However, a few possibilities suggested in the article might be worth exploring. For example, they suggest Bayesian heuristics to identify threats. Using machine learning techniques might be a direction worth exploring. IBM AntiVirus (maybe not the current version anymore) has been using Neural Networks with 4Byte sequences (n-grams) for bootsector virus detection.
A couple things to keep in mind, though:
- Quality of the classifier (detection rate) should be measured with Area-under-ROC-Curve (AUC), not error-rate like most people tend to do in Spam-Filter comparisons. The base-rate of the “non-virus” class is pretty high; I have over 10.000 executables/libraries on my windows machine. All (most?) of them non-malicious.
- The tricky part with that is the feature extraction. While sequences of bytes or strings extracted from a binary might be a good start, advanced features like call-graphs or imported API-calls should be used as well. This is pretty tricky and time-consuming, especially when it has to be done for different types of executables (Windows scripts, x86-EXE files, .Net files etc.). De-obfuscation techniques, just like in the signature based scanners, will probably be necessary before the features can be extracted.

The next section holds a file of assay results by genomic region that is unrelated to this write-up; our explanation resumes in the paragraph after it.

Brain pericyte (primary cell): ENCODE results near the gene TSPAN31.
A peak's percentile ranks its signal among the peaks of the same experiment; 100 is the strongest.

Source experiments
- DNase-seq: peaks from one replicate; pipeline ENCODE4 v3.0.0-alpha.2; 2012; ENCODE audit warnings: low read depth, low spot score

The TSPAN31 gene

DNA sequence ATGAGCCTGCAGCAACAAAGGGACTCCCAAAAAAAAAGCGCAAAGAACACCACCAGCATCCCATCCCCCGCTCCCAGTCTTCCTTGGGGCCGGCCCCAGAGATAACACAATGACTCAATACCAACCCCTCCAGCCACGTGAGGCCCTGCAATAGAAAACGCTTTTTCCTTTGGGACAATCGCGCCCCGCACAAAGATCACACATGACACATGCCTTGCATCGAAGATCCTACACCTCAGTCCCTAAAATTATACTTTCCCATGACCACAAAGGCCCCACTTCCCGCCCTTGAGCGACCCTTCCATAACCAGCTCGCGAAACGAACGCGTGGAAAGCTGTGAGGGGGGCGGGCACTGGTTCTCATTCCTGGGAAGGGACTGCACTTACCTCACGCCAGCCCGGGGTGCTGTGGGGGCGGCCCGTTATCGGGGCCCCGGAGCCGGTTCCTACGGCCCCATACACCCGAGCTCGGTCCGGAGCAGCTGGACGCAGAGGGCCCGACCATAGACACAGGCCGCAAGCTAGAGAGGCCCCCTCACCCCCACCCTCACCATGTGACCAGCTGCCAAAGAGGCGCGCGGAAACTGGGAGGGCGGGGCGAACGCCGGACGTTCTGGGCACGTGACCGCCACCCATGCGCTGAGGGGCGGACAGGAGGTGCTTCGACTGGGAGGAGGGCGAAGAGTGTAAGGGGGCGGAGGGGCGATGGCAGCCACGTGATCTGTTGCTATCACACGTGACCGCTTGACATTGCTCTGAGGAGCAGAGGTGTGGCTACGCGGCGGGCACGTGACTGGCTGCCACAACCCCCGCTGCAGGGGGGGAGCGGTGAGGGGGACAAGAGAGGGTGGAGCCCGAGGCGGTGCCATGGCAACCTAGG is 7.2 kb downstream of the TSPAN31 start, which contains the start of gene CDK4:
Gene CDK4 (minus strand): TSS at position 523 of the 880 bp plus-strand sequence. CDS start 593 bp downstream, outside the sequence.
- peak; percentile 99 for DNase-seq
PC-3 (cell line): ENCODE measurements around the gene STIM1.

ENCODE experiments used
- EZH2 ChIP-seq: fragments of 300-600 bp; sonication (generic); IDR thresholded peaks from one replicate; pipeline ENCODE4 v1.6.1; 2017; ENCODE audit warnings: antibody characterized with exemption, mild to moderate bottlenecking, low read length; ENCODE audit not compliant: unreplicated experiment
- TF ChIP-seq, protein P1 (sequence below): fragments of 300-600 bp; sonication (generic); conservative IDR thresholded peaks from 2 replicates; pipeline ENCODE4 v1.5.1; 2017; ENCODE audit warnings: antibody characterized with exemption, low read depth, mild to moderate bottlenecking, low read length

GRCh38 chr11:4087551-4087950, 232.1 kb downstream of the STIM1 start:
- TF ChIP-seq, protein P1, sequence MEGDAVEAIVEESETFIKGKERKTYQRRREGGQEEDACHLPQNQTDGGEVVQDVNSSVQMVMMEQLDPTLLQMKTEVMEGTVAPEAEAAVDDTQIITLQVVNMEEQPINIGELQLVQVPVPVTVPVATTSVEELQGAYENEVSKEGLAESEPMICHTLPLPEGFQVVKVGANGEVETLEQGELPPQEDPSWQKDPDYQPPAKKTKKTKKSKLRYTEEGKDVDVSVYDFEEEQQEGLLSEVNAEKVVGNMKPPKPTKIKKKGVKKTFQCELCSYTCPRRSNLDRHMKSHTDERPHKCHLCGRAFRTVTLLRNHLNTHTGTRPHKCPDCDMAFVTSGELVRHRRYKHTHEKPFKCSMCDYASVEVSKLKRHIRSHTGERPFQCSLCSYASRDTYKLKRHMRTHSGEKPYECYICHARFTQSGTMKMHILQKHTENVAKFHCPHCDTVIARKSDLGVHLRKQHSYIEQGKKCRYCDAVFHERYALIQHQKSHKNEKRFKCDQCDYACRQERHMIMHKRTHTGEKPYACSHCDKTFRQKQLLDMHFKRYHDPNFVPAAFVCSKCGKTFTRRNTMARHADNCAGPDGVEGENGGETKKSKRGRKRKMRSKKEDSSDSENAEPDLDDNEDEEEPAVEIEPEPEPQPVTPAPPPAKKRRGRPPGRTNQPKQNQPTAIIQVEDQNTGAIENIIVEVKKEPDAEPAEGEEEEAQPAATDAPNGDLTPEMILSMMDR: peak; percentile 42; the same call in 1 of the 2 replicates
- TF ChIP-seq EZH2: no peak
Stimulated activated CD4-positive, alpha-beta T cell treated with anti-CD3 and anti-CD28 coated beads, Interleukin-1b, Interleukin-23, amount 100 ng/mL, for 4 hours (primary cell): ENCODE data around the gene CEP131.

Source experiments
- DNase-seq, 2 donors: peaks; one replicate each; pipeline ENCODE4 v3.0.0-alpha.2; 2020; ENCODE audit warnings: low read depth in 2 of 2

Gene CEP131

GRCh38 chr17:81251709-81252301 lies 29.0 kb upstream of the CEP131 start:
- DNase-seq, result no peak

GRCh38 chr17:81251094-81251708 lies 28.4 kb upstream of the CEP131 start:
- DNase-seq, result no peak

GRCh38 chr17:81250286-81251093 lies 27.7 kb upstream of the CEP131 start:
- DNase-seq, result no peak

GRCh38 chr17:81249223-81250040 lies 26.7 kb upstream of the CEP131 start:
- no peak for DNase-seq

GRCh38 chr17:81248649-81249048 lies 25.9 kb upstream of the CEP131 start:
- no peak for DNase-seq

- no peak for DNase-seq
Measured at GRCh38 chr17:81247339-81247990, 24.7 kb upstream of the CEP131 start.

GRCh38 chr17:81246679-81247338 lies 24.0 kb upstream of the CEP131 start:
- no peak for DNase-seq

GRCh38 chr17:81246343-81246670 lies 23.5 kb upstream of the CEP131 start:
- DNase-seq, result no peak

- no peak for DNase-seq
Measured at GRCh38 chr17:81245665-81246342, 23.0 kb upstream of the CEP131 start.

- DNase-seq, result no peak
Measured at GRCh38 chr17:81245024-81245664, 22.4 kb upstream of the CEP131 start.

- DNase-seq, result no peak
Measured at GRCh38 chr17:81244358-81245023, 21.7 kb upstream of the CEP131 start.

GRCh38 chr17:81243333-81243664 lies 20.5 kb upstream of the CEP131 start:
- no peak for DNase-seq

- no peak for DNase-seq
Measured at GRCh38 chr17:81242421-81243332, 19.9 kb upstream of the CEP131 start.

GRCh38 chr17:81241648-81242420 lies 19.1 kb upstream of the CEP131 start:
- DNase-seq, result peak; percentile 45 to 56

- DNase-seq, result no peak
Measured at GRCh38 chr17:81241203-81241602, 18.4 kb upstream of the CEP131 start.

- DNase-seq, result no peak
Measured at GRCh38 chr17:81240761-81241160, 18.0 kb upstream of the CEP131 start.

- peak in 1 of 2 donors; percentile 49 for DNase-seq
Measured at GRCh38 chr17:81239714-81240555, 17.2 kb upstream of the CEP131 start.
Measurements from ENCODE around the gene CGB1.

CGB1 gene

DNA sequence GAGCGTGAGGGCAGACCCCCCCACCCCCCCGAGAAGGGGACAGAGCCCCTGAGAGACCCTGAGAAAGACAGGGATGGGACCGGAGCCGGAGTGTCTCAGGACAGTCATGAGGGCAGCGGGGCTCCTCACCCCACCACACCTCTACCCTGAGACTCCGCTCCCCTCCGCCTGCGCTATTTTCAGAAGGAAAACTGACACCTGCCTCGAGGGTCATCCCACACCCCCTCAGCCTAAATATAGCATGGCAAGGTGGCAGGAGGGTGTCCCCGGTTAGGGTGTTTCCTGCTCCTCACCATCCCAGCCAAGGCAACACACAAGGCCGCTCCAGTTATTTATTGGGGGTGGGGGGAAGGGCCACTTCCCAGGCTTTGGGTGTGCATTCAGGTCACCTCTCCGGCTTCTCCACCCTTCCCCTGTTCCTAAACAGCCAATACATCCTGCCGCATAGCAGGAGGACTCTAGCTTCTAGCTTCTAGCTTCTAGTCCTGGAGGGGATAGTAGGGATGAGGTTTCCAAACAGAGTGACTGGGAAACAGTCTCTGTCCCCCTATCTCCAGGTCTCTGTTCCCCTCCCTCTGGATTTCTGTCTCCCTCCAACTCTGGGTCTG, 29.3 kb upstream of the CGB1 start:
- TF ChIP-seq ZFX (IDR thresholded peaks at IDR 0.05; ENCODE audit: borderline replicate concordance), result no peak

- Behavior blocking and sandboxes are probably easier, a better short-term fix, and more pro-active. This has been my experience with email-based attacks as well back in the Mydoom days when a special mime-type auto-executed an attachment in Outlook. Interestingly there are only two programs out there that sanitize emails (check mime-types, headers, rename executable attachments etc.) at the gateway-level – a much better pro-active approach than simply detecting known threats. The first is Mimedefang, a sendmail plugin. The other is impsec, based on procmail. CU Boulder was using impsec to help keep student’s machines clean (there were scalability issues with the procmail solution, though).